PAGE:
The line between fantasy and reality has blurred the NFL universe, prompting an eruption that has taken the sport to new levels.
The fantasy boom under Roger Goodell’s 10-year stewardship has jolted the league landscape by changing how we discuss, view and think about football.
For better or worse, the NFL’s heightened popularity is rooted in a nerdy game born in a New York hotel more than a half century ago. The late Wilfred Winkenbach’s brain child has spawned a new NFL, where PPR, RBBC and Sleepers have become a part of the lexicon and the thirst for information is never quenched.
Fantasy football has been the driving force behind the sport’s soaring interest in the past decade, a fickle game of skill and chance designed to thrill, anger and disappoint you every fall.
“It’s fueled the popularity and explosion of football,” ESPN Insider Adam Schefter said. “It’s the HGH of the sport.”
Fantasy has become such a part of the fabric of the sport that NFL owners Jerry Jones and Bob Kraft both have a stake in DraftKings, one of the two most popular Daily Fantasy Sports (DFS) sites.
A game once reserved for stat geeks is no longer marginalized. The Fantasy Sports Trade Association estimates 57 million people in the United States and Canada play fantasy sports, a more than 200% spike from the 18 million players in 2006.
Forty million people play fantasy football today in what has become a $19 billion business.
“This is a big part of our world,” NFL Media Insider Ian Rapoport said.
The scope has broadened. Every team matters. Every play matters. Fantasy has changed the discourse of the most popular sport in the country. This is not your father’s NFL.
“Ten years ago, people still held fantasy at arm’s length,” ESPN’s top fantasy analyst, Matthew Berry, said. “There was the stereotype of the nerd in his mom’s basement. Now, you have celebrities, rock stars and presidential candidates playing it and talking about it. It’s become mainstream.”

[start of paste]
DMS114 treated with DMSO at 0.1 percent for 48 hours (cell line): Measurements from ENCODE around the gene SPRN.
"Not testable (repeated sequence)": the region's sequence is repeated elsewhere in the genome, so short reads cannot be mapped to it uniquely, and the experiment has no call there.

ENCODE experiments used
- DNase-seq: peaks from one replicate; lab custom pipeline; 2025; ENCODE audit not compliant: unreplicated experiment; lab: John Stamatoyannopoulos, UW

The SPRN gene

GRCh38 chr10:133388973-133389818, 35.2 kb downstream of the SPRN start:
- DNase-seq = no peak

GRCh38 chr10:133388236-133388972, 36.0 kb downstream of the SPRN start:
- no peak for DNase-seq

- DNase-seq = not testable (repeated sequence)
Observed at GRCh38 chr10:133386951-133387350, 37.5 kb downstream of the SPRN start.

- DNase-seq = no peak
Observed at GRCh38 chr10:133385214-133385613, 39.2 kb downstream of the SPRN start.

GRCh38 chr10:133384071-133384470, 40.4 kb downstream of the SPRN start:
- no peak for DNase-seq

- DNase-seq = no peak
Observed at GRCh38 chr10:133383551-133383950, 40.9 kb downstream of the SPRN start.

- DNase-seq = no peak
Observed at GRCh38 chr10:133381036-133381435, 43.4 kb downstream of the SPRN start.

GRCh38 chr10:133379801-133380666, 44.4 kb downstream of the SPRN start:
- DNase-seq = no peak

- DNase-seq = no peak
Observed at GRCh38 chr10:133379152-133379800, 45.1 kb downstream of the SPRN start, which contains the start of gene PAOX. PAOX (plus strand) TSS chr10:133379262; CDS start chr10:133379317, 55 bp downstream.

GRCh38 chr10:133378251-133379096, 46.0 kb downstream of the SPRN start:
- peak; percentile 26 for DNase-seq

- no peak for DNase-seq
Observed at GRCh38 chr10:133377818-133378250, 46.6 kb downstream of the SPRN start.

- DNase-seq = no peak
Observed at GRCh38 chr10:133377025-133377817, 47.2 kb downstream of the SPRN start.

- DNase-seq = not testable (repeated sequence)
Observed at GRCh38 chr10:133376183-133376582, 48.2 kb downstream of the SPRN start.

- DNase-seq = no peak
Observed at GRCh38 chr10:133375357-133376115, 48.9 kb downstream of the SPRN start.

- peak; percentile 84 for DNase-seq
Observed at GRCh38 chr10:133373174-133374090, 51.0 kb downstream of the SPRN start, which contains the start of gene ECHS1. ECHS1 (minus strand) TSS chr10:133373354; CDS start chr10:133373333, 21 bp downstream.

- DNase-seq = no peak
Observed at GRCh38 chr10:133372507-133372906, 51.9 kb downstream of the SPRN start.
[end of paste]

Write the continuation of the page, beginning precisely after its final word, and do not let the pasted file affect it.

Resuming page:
Fantasy has impacted reality in myriad ways, creating an around-the-clock madness once impossible to fathom.
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The text message landed in Schefter’s phone during pre-show meetings on a recent Sunday.
Gordon or Forsett today?
Not a day goes by without a fantasy-inspired question from friends. Schefter has spent more than a quarter century mining for NFL information, cultivating sources like few others, but he’s smartly adjusted his focus in this age of fantasy football. The life of an NFL Insider is much different than it was a decade ago. There’s a premium on skill-position news (injuries and player deployment) fueled by fantasy.
“News of a defensive player largely is met with a yawn,” said Schefter, who has over five million twitter followers. “I am aware of what has driven the popularity of the sport and why people care so much. Largely, it is fantasy football news and fantasy football players. It just is.”
“Offensive information is far more relevant in today’s world than defensive information,” he added. “I can report that Chiefs safety Eric Berry is ending his summer-long impasse and signing his franchise tender. But who does that impact? The Chiefs fans and some AFC West fans. But no one, by and large, in fantasy football. So news on an offensive player just has more reach. It has more of an impact. People care more. That’s just the world that we live in right now.”
An injury update on a starting guard, frankly, doesn’t move the needle. More people crave updates on a middling running back’s health than a Pro Bowl interior lineman or middle linebacker, which used to be a ludicrous notion.
“It is only something I’m aware of 100 percent of the time,” Rapoport said about how mindful he is of his fantasy audience’s needs. “Every running back injury is important. Every receiver injury is important… I want to report things that people want to know. A lot of it is fantasy. I’m always curious to see how much something gets retweeted or how the story is doing online, because I want to see what people are interested in reading. Fantasy stuff goes through the roof.”